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Exactly two weeks from today, Canada will play its first men’s World Cup match in 36 years when it takes on second-ranked Belgium in Qatar. As the anticipation for the world’s most popular sporting event builds, there’s been a bunch of World Cup-related news in recent days — some of it involving the Canadian team. Here’s what you should know:
It sounds like Alphonso Davies should be OK for Canada’s opener.
Canada lost two players to injury over the past week but is hoping to get two important guys back.
Last Wednesday, coach John Herdman announced that defender Scott Kennedy won’t be able to play in Qatar due to a shoulder injury suffered while playing in Germany’s second division. On Saturday, Canada lost backup goalkeeper Maxime Crepeau to a gruesome broken leg in extra time of the MLS Cup final. Notwithstanding the emotional toll, these are not devastating losses for Canada. But they could put additional strain on a roster that was already at a depth disadvantage compared to many of the top World Cup teams.
On a brighter note, Jonathan Osorio appears ready to return to action after post-concussion syndrome limited the important midfielder to just one (brief) appearance for Toronto FC over the final two months of the MLS season. And more good news arrived today when 39-year-old Canadian captain Atiba Hutchinson made his first appearance of the season for his club in Turkey. Hutchinson, who’d been sidelined with a bone bruise, started and played 70 minutes, which bodes well for his chances of playing in the World Cup. Canada’s final 26-man roster for the World Cup will be announced Sunday.
The Canadian team (sort of) is back in action this week.
Clubs aren’t required to release anyone for World Cup duty until this coming Monday, so most of Canada’s best players won’t join the team until then. That includes the injured Davies, star Lille striker Jonathan David (third in French league scoring behind superstars Neymar and Kylian Mbappé), vital midfielder Stephen Eustáquio (FC Porto), starting goalkeeper Milan Borjan (Red Star Belgrade) and forward Cyle Larin and winger Tajon Buchanan of Belgium’s Club Brugge.
In the meantime, Canadians from out-of-season leagues (like MLS) are participating in a training camp in Bahrain, where they’ll play a friendly against the host country on Friday at 10:30 a.m. ET (not Thursday as I mistakenly wrote in yesterday’s newsletter). The full squad will play its final warmup match a week from tomorrow vs. Japan in Dubai before facing Belgium in its World Cup opener six days later. For more on Canada’s players as they prepare for the World Cup, watch the latest “Keeping up with the Canadians” segment from CBC Sports’ new Soccer North show hosted by Andi Petrillo.
Things are heating up off the field too.
With kickoff in Qatar now just 11 days away, concerns over the culturally conservative, gas-rich host country’s treatment of both LGBTQ people and the low-wage migrant workers who built a World Cup infrastructure basically from scratch have been reignited.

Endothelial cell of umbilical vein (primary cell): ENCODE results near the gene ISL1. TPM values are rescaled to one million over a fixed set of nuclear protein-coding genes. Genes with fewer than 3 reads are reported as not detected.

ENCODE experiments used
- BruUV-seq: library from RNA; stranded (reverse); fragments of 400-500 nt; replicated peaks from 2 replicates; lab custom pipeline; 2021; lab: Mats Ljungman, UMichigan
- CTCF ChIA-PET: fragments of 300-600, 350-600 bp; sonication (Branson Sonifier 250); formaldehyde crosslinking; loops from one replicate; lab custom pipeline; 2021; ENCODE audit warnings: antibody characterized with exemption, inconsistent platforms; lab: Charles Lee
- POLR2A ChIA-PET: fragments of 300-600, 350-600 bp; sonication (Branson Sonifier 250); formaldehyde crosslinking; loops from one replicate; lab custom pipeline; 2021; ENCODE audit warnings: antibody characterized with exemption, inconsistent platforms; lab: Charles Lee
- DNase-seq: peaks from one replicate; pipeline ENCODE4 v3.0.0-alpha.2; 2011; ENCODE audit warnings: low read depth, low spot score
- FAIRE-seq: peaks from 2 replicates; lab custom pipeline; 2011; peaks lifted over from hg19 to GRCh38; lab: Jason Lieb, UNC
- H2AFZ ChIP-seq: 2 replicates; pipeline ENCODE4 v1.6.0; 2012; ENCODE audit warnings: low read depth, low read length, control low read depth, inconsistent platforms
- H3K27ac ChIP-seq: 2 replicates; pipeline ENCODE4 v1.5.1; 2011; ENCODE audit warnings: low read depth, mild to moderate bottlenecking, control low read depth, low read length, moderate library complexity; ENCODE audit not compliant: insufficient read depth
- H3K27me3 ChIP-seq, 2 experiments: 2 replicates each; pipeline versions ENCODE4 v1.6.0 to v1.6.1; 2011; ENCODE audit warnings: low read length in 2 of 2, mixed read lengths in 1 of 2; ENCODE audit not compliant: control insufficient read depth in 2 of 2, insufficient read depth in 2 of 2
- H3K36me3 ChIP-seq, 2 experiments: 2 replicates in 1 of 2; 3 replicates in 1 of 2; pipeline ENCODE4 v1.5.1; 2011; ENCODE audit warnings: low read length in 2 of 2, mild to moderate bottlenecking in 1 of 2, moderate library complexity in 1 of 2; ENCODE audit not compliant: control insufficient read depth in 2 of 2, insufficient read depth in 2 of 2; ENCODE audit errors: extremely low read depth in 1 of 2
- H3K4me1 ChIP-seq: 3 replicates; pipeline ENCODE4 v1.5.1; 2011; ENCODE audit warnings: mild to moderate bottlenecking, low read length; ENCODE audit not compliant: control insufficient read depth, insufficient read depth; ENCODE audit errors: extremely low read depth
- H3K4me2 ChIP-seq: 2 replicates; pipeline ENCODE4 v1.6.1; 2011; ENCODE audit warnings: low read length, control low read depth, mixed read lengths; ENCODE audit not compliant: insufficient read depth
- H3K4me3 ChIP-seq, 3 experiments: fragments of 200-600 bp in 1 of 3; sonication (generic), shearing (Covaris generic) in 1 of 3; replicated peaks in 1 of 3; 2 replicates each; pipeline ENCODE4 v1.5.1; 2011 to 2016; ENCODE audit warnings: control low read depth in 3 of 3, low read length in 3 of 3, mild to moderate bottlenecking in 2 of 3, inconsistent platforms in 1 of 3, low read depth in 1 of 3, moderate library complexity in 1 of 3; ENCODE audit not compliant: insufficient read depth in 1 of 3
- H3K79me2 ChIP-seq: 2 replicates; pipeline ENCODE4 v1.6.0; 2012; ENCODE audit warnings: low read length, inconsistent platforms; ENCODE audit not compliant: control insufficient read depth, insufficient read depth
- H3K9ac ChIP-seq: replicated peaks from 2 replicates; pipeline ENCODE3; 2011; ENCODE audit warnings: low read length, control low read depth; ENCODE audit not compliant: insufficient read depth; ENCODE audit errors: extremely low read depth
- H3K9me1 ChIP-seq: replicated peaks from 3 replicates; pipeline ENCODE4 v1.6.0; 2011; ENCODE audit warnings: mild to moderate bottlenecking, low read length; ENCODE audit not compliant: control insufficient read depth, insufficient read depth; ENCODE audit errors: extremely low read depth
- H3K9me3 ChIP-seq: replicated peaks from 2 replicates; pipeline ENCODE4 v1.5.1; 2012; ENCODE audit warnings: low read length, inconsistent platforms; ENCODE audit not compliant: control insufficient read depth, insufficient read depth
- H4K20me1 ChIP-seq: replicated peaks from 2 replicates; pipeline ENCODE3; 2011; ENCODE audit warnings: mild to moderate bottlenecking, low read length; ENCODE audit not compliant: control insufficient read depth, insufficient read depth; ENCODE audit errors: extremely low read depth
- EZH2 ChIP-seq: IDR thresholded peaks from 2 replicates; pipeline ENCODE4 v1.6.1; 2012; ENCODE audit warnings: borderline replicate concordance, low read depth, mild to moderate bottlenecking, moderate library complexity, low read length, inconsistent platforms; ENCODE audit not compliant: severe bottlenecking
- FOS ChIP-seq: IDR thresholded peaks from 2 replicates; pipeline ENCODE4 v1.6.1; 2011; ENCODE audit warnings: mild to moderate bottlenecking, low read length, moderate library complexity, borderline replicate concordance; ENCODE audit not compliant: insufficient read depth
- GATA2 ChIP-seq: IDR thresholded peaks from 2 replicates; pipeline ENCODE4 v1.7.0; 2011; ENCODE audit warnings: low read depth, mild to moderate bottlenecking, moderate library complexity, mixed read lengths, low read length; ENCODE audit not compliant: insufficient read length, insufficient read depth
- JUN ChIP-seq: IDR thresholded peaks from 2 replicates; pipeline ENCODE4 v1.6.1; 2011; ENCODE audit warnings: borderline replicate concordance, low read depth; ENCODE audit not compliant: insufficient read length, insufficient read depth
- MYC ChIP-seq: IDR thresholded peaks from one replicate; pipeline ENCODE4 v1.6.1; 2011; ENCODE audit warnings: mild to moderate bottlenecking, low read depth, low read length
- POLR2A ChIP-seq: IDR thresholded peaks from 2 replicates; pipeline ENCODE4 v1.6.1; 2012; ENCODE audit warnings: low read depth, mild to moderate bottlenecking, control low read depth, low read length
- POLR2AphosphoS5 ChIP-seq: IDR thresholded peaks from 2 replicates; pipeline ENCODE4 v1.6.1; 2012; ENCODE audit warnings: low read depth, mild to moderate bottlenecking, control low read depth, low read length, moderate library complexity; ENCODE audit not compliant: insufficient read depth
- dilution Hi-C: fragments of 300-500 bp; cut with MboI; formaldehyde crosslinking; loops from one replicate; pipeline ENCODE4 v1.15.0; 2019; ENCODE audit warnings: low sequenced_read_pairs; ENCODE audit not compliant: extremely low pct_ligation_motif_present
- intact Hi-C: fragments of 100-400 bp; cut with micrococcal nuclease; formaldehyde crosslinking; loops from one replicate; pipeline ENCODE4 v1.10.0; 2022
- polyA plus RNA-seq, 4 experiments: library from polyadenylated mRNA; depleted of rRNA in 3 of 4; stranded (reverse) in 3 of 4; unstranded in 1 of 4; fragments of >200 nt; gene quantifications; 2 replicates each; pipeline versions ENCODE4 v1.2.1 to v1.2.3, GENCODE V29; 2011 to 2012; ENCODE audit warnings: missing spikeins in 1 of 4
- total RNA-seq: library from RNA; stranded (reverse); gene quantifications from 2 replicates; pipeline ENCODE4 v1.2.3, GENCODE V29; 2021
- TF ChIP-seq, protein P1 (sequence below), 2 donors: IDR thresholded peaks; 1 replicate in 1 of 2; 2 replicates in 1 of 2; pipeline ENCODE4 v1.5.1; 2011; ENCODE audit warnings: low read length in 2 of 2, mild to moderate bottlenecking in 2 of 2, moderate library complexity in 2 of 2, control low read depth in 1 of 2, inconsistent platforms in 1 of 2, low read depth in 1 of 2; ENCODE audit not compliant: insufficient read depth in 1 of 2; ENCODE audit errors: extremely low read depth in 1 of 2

Last week, FIFA sent a letter to the 32 participating teams urging them to “let football take centre stage” and avoid having the sport “dragged into every ideological or political battle that exists.” This came after eight European teams — including traditional powers England, Germany and France — said their captains would wear armbands featuring a rainbow heart design (in violation of FIFA rules) as part of an anti-discrimination campaign. Also, Australia’s team released a video denouncing Qatar’s human-rights record on same-sex relationships and migrant workers while Denmark introduced a black jersey as a sign of “mourning” for workers who died in Qatar. Canada Soccer released a statement saying that Qatar has made “strides” in “strengthening protections for workers” and that “a legacy of this tournament should be to inspire and encourage further improvements.”
More fuel for the LGBTQ rights controversy came yesterday when a former Qatari national team player working as an ambassador for this World Cup described homosexuality as a “damage in the mind” and said that gay visitors “will have to accept our rules,” which include a ban on homosexuality and public displays of affection. Also, former FIFA president Sepp Blatter said awarding the World Cup to Qatar was “a bad choice.”
Meanwhile, calls for Iran to be removed from the tournament are coming from both inside and outside that country. Some want Iran banned over its treatment of women, while Ukraine officials have asked FIFA to boot Iran for human rights violations and supplying weapons to the Russian military. Here in Canada, a new CBC News report shed more light on the flawed decision-making that led to Canada Soccer scheduling a friendly vs. Iran despite being concerned about the reaction from families of the Canadians killed when Iran’s Islamic Revolutionary Guard Corps shot down a passenger plane in 2020. Read that story here.
Watch the new CBC Sports show Soccer North airing weekly on CBC Gem and CBC Sports’ YouTube channel. Hosted by Andi Petrillo, Soccer North brings Canadians closer to the most interesting soccer headlines happening on and off the pitch.